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Hey everyone!

I’m not here. Just set up a native tank in my dining room. Bluegills and pumpkinseeds. We have had them for almost 2 weeks and they are doing great. All 55 gallons of water came from the pond I got the fish in. I’ve done a water change and they are getting used to me. They come up to the glass all curious but freak out if I move fast. I wonder if they will ever be chill like our discus

The only issue is feeding. They hammer worms, and that’s great, but it’s not sustainable long run as an only good. They DESTROYED sweet peas one night; ate 2 peas each, then just bailed on them, started spitting them out.

Problem is they only hit stuff that sinks. I’d love to know what others with local fish do for food


ANY native advice would be appreciated

Best

Drew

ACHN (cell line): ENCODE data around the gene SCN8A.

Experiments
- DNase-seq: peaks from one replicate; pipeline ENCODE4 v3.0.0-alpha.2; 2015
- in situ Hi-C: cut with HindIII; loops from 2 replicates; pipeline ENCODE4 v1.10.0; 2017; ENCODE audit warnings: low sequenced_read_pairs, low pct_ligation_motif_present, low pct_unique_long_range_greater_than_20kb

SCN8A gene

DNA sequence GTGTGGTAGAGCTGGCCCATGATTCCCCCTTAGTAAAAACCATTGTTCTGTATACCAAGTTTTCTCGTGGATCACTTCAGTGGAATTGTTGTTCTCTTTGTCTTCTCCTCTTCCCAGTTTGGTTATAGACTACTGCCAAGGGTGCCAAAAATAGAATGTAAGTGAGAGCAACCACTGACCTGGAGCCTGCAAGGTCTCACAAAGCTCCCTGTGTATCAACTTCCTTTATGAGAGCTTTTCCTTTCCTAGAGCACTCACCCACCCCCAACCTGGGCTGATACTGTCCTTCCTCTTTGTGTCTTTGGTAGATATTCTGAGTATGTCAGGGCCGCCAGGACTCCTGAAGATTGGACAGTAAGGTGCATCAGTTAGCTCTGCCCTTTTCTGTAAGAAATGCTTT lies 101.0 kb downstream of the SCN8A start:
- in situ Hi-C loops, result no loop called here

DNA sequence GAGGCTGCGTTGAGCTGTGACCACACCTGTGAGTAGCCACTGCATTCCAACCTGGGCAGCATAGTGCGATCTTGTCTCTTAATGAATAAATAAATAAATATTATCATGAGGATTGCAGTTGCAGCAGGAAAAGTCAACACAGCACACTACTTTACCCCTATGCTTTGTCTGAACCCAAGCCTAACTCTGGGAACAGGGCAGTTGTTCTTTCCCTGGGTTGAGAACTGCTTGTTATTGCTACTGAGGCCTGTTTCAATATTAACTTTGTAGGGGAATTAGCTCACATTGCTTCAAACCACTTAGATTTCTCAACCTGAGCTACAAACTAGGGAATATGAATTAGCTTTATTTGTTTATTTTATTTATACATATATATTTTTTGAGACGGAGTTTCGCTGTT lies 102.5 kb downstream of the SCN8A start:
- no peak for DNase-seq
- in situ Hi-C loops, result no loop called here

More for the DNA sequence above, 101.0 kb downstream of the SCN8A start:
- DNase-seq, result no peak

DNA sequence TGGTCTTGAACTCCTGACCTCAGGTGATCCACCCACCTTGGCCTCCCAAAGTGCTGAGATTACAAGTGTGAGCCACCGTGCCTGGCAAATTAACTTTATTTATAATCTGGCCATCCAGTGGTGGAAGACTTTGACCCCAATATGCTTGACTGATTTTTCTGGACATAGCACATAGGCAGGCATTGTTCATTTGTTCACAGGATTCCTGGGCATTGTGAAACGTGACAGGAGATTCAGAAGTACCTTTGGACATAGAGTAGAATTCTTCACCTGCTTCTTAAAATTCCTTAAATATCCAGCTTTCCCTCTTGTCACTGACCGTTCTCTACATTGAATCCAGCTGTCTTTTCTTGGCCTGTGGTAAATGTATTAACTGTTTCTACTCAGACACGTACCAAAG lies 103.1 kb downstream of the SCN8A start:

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Years ago I kept several green sunfish, also called rock bass, in a tank along with a few bream. I actually put a pleco cat along with several crayfish in the tank as well. Cray fish (2) were about 2.5 inches long and I had made them several caves they could live in, the fish never bothered them even when they were out of structure even though the green sunfish could have easily eaten them. I fed them live redworms, freezed dried earthworms, mealworms (both live and freeze dried), freeze dried crickets, tadpoles and live mosquito fish. There was also the occasional trip to the local pet store where i purchased feeder guppies and canned river shrimp. For some of the food that wouldn't initially sink I could change the aeration of the water to where the floating food was pulled downwards and the fish would eat it before it went back up. They eventually learned to eat any freezed dried foor that floated as well. It just took time. The green sunfish ended up being 5-7 inches long, the bream 4-5 inches. It was a 75 gal tank. I kept it in the garage so they did encounter winter temps but not as bad as if they were actually outside. I had them about five years before they developed a disease I couldn't cure and they all died.Now on a side note, it isn't legal in all states to keep native fish. It all depends on how you acquire them. Fishing and netting usually isn't allowed, buying a large quantity from a fish farm to stock your pond usually is and there is also getting a permit from your state Dept of Wildlife which is usually obtained for biological studies. You should check with your state's regulations, if you are concerned about such things.
 
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